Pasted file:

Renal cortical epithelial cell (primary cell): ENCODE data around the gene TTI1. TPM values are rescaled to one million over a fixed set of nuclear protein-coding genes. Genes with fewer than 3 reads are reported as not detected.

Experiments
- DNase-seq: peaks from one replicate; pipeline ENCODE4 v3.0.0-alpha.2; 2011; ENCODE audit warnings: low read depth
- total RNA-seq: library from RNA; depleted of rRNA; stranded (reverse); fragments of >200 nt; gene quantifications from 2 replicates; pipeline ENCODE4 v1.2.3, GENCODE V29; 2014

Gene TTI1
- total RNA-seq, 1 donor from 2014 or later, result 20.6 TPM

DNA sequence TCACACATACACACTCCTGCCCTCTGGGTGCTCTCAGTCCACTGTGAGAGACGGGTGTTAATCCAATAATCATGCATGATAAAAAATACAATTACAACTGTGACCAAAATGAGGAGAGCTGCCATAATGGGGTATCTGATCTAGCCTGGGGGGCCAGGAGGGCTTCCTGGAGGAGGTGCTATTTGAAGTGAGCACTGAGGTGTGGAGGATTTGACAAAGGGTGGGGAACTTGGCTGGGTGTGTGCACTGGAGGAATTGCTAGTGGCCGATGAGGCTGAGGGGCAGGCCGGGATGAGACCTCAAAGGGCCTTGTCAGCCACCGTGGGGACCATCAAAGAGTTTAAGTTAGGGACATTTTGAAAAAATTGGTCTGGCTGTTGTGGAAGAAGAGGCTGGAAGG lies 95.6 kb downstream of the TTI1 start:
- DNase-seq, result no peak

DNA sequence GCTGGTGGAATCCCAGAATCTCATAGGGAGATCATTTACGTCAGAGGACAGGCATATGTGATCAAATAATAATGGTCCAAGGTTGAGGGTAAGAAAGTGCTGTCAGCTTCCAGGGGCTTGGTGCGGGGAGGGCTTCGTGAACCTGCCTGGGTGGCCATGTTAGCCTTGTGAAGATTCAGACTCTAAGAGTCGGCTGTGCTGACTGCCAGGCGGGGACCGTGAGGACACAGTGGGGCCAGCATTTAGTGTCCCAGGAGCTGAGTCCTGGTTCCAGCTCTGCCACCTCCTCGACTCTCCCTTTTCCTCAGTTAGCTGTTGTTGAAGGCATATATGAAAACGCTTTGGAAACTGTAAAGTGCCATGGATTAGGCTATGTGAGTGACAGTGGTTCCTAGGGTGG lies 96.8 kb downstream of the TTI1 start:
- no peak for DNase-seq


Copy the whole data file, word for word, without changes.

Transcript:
Renal cortical epithelial cell (primary cell): ENCODE data around the gene TTI1. TPM values are rescaled to one million over a fixed set of nuclear protein-coding genes. Genes with fewer than 3 reads are reported as not detected.

Experiments
- DNase-seq: peaks from one replicate; pipeline ENCODE4 v3.0.0-alpha.2; 2011; ENCODE audit warnings: low read depth
- total RNA-seq: library from RNA; depleted of rRNA; stranded (reverse); fragments of >200 nt; gene quantifications from 2 replicates; pipeline ENCODE4 v1.2.3, GENCODE V29; 2014

Gene TTI1
- total RNA-seq, 1 donor from 2014 or later, result 20.6 TPM

DNA sequence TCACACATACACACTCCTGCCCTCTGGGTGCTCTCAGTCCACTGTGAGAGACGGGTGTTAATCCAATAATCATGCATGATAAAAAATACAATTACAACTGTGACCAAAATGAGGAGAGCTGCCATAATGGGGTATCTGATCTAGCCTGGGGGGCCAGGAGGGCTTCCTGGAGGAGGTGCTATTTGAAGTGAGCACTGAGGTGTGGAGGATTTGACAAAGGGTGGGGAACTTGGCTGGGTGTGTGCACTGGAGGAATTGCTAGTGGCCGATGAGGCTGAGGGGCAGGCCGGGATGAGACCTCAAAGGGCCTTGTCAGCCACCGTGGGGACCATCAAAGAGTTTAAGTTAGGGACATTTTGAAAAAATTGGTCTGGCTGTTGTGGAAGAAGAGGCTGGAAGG lies 95.6 kb downstream of the TTI1 start:
- DNase-seq, result no peak

DNA sequence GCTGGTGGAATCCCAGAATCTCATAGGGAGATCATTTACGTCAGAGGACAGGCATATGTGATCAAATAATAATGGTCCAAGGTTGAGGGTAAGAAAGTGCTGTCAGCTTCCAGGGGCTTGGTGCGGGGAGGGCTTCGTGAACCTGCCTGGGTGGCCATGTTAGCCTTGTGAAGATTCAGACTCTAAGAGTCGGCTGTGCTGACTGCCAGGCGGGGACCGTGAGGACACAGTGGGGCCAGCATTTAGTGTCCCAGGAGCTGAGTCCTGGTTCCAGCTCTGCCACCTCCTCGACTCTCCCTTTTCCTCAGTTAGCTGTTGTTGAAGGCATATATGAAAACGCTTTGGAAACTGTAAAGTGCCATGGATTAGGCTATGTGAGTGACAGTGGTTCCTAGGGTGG lies 96.8 kb downstream of the TTI1 start:
- no peak for DNase-seq